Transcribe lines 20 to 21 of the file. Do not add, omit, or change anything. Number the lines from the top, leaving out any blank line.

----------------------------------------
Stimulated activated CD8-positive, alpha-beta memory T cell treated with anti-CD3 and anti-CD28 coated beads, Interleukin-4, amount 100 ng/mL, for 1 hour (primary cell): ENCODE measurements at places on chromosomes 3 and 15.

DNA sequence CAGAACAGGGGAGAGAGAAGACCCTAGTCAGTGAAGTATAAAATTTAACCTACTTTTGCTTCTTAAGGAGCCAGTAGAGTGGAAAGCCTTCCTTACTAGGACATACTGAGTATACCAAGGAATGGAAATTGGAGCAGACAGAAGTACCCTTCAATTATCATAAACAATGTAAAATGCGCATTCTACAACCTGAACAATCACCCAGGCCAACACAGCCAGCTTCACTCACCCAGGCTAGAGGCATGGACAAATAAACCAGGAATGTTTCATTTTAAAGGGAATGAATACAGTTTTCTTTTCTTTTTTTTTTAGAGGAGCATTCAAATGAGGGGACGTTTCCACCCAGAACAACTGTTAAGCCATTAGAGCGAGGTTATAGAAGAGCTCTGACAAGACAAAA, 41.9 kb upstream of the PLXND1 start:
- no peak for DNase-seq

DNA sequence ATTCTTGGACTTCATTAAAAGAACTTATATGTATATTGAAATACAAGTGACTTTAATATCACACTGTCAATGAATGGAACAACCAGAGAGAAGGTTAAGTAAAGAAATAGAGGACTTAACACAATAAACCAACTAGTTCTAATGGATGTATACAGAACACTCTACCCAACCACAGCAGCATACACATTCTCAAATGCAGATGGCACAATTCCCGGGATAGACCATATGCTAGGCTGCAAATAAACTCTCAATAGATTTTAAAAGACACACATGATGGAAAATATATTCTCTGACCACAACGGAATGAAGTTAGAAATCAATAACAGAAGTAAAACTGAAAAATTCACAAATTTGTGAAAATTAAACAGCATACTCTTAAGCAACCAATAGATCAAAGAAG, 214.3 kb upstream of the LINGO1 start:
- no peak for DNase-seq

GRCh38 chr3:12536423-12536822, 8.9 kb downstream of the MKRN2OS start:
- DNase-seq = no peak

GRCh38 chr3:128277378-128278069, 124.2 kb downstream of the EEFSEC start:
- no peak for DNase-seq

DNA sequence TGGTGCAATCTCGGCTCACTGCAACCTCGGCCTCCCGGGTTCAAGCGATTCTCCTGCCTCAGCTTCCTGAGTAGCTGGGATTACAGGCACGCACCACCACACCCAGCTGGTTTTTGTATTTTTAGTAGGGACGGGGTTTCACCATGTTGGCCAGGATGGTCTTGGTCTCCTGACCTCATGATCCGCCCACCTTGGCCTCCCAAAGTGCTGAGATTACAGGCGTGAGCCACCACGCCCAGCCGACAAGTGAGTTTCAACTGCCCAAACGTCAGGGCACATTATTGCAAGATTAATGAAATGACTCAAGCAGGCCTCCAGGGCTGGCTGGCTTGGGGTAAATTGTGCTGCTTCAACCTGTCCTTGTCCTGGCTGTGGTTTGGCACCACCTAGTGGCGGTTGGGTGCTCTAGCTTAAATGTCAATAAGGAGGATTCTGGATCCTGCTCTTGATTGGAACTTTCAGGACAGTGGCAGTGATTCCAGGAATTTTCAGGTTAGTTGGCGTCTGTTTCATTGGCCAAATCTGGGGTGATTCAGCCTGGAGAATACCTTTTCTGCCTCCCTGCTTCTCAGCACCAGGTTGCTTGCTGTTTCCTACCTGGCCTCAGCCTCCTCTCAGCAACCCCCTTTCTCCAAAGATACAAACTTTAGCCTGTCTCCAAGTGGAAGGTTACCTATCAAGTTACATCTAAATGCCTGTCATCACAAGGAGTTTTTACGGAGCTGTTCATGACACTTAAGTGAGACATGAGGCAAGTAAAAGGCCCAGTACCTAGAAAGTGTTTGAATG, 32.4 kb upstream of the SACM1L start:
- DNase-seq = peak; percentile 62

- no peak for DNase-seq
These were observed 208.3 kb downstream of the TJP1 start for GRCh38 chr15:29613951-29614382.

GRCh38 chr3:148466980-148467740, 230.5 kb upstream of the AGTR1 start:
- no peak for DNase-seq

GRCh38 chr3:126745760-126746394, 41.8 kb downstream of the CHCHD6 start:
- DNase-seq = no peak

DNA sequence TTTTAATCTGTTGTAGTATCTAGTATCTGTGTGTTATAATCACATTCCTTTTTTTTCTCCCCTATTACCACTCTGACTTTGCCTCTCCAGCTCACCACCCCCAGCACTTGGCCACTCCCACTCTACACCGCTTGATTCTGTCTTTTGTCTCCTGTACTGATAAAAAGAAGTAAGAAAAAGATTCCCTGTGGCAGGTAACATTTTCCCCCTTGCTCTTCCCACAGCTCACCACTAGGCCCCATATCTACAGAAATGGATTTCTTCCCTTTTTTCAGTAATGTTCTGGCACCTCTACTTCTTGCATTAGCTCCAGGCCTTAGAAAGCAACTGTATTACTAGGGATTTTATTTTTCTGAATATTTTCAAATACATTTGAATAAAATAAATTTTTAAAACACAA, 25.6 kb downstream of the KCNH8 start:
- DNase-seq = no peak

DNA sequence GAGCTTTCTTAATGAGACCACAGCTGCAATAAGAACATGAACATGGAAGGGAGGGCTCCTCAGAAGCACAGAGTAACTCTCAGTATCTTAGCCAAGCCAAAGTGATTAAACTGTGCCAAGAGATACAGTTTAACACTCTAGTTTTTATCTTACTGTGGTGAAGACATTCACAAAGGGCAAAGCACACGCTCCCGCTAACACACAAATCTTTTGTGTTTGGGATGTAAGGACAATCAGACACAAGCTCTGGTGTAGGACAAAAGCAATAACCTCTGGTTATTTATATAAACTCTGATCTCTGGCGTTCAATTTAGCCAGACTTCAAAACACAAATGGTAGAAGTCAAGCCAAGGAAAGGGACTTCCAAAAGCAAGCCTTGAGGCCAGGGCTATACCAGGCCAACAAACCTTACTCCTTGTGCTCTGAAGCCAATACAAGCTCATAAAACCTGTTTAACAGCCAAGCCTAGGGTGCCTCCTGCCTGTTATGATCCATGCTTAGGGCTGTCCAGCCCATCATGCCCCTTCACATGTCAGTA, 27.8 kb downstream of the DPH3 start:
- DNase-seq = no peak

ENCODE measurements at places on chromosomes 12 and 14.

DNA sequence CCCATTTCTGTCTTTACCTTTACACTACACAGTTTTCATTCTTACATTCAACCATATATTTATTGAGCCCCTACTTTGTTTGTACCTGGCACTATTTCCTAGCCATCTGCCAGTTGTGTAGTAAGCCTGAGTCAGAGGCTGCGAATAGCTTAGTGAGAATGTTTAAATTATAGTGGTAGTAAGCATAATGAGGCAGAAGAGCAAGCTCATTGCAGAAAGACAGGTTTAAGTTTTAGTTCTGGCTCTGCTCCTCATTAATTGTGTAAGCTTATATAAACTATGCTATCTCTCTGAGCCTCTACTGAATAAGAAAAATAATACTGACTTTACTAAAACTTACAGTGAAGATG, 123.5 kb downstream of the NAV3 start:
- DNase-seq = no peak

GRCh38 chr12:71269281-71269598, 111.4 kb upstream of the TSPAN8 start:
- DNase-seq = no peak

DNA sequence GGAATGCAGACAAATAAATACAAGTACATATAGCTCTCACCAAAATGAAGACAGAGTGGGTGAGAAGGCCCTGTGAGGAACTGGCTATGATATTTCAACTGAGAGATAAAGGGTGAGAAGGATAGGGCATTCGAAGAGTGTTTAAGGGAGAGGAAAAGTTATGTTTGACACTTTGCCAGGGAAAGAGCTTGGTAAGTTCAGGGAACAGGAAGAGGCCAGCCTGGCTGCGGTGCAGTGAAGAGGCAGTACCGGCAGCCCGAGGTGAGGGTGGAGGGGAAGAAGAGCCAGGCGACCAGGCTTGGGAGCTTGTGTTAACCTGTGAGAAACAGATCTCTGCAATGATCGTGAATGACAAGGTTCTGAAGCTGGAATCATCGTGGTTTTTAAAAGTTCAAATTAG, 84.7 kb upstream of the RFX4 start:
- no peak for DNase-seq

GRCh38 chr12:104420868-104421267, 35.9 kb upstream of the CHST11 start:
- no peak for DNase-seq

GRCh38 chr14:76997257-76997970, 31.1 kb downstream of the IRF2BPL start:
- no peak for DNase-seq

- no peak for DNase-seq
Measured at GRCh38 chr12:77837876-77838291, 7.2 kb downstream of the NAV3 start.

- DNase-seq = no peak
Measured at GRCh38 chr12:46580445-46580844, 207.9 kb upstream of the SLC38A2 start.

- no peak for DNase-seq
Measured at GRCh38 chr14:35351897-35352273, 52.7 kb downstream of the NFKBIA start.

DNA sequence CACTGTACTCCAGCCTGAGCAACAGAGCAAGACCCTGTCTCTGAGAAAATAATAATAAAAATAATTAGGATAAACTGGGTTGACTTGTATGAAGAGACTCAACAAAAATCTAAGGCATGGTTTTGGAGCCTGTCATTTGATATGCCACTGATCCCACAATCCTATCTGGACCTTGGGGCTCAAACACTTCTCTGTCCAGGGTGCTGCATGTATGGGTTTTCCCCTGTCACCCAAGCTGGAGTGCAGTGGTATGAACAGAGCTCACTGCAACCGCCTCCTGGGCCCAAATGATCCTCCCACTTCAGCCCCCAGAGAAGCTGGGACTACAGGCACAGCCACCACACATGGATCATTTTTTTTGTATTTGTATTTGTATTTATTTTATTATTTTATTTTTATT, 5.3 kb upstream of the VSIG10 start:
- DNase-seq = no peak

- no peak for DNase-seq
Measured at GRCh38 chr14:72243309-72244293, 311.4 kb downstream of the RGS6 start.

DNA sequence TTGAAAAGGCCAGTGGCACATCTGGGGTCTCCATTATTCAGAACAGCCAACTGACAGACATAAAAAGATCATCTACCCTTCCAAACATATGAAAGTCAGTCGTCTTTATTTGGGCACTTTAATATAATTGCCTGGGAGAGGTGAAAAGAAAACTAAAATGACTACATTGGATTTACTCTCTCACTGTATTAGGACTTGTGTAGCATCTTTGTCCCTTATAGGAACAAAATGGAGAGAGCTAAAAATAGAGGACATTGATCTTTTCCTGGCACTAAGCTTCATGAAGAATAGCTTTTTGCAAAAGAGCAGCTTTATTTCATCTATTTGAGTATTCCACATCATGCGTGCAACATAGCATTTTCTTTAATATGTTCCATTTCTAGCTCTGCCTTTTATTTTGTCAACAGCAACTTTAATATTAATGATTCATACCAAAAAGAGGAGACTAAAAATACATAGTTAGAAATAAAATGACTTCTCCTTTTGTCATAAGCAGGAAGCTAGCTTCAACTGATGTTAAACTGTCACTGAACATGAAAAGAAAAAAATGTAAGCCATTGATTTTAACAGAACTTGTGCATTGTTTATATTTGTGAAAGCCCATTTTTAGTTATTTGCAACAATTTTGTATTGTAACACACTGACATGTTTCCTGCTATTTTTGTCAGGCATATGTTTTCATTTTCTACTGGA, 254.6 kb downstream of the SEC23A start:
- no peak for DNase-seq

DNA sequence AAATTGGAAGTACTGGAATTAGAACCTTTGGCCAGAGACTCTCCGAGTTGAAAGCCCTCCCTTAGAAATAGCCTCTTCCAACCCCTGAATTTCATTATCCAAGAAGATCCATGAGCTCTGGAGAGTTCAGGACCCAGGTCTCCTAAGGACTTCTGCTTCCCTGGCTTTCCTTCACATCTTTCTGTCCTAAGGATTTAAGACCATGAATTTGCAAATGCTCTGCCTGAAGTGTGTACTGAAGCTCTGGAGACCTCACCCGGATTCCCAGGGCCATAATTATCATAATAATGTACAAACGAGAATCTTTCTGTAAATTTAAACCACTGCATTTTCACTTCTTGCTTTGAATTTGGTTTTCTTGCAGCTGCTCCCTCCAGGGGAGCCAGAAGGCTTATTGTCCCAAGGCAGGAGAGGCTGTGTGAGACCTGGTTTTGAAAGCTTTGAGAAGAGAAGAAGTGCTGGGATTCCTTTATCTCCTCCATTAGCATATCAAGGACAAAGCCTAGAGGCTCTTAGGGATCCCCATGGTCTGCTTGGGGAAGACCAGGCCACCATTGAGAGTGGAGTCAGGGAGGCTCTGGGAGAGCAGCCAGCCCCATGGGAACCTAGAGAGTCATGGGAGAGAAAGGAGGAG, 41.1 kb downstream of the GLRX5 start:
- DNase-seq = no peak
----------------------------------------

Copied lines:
DNA sequence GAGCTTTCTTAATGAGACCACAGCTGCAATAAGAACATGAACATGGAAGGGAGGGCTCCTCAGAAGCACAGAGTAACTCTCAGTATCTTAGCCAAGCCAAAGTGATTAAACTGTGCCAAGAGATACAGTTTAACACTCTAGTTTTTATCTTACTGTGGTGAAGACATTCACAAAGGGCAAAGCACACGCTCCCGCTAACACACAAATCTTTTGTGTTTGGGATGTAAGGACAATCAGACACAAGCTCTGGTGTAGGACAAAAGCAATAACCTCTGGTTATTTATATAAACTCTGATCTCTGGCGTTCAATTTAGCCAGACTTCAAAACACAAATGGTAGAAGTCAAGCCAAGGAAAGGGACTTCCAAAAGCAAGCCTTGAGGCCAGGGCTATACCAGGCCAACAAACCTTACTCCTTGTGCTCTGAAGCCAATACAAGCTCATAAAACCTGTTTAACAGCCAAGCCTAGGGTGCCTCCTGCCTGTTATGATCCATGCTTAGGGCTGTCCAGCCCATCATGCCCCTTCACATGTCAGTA, 27.8 kb downstream of the DPH3 start:
- DNase-seq = no peak